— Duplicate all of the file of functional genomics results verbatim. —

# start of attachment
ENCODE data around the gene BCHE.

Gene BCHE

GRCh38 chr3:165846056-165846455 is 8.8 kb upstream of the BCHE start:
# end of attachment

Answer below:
ENCODE data around the gene BCHE.

Gene BCHE

GRCh38 chr3:165846056-165846455 is 8.8 kb upstream of the BCHE start: